If you feel very strongly about certain topics, social media can be a minefield. In the real world, you don’t always know the opinions your family or friends have on things like politics, religion, or other controversial issues. But online, you see everything. And sometimes it isn’t pretty.
In this article, you’ll find out how to see fewer posts from the people in your life (at least your social media life) who have opinions you don’t like. Further along in this article, we’ll also explore whether or not this is a good thing.
How to Filter Opinions on Facebook
On Facebook, it seems like there are more ways to filter unsavory opinions from your news feed almost every day. Whenever you see a post that makes you upset, just click the three dots to the right side of the post to see your options.
Here’s how these options will alter what you see from this person, group or page.
- Hide post: You won’t see that particular post, but you’ll also start seeing fewer posts from that person in your feed.
- Unfollow: This one is obvious. You simply won’t see their posts. This is one of the easiest ways to stop seeing annoying posts from a friend, while staying friends.
- Snooze: This is a fairly new feature. It turns off all posts from that person or group for a month. This is a good option when a short-term campaign is going on that you find annoying.
- Give Feedback/Report: If you feel like the post is extremely offensive, you can send feedback directly to Facebook about it and report it as a post that Facebook should consider removing entirely.
You can customize the list of people you’ve unfollowed by going to News Feed Preferences and clicking on Reconnect with people you unfollowed.
You can click on any of these people to follow them again. It may have been years since you unfollowed them. People mature and change.
Have a look at their wall and if their views aren’t so horrible anymore, re-follow them! It’s a lot simpler than unfriending and friending because they’ll never know about it. But at least you can live in peace.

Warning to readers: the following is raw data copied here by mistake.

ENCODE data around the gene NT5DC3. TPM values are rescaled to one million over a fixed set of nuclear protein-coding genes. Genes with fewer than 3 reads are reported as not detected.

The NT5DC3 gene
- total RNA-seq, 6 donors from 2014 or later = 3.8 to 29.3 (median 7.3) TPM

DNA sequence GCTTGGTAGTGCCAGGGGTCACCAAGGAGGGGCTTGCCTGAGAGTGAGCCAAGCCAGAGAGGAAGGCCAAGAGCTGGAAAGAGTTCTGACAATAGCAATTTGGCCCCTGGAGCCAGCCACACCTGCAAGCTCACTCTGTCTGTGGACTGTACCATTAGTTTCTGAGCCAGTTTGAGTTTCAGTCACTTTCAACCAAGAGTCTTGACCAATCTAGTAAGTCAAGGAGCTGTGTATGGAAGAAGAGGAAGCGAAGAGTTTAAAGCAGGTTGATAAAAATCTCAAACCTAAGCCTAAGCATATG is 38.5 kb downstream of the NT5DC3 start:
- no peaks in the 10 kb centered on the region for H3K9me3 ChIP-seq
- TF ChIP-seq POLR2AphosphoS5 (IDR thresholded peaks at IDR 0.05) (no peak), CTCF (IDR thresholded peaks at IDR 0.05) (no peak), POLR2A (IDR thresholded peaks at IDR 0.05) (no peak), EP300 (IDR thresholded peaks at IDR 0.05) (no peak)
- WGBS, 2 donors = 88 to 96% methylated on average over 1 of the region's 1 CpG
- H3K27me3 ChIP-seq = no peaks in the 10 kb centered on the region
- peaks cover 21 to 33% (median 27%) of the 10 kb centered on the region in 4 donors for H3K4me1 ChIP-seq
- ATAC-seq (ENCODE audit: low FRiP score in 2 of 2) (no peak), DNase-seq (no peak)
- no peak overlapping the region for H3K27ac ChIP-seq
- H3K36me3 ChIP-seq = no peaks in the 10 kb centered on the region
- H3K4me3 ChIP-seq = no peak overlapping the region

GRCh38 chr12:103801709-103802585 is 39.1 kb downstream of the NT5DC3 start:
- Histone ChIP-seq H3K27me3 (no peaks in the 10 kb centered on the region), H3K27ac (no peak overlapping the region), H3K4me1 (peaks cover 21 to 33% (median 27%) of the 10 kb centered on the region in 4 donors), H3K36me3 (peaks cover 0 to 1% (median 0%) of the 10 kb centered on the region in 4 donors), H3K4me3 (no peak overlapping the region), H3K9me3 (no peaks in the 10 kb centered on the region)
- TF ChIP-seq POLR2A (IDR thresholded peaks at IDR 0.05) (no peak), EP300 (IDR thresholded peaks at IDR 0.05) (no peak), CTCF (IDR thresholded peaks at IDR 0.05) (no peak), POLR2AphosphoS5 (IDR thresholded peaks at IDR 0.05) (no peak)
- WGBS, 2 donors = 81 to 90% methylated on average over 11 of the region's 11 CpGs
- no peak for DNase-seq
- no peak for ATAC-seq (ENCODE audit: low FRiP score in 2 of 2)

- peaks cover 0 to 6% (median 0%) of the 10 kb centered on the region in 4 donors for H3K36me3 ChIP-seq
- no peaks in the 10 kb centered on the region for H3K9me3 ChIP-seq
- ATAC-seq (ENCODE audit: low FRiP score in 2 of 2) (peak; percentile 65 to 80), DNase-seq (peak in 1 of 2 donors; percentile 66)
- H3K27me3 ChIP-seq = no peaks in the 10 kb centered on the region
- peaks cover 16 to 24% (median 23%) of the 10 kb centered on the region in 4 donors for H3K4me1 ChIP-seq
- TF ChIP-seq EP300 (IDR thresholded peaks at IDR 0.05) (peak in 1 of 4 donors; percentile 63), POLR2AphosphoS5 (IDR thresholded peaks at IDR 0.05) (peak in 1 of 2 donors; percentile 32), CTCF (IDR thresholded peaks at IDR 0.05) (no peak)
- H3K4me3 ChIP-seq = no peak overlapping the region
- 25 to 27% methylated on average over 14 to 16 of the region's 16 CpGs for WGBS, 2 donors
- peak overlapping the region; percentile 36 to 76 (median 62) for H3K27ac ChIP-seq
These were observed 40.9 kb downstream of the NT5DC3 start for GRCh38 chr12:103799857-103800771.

Filtering Opinions on Twitter
On Twitter, cutting down on offensive posts in your feed is just as easy. When you see one you don’t like, just click on the drop-down arrow to the right of the post and you’ll see your options.
These are similar to Facebook.
- Mute: Removes the accounts Tweets from your timeline, but doesn’t unfollow or block the account entirely.
- Block: Not only will you never see anything tweeted from that account, but they won’t ever see anything you tweet either.
- Report: Save this for the lowest of the low. Report the tweet to Twitter and they will investigate.
I admit I’ve reported more Twitter accounts than I can count. Twitter is actually much better than Facebook about being fair and balanced in responding to posts that promote violence or hate, regardless who it’s directed against.
Filtering LinkedIn Posts
You would think that LinkedIn wouldn’t even need a filter, but you’d be surprised the sorts of things people are posting there. If you spot something you find offensive, just right click on the three dots to the right side of the post.
The options are similar to what you find on Twitter or Facebook.
- Hide: Remove only the post itself from your feed.
- Unfollow: Stop seeing any of that person’s posts on your feed.
- Report: Similar to Twitter and Facebook, for highly offensive posts, you have a report option.
Filtering YouTube Recommended Posts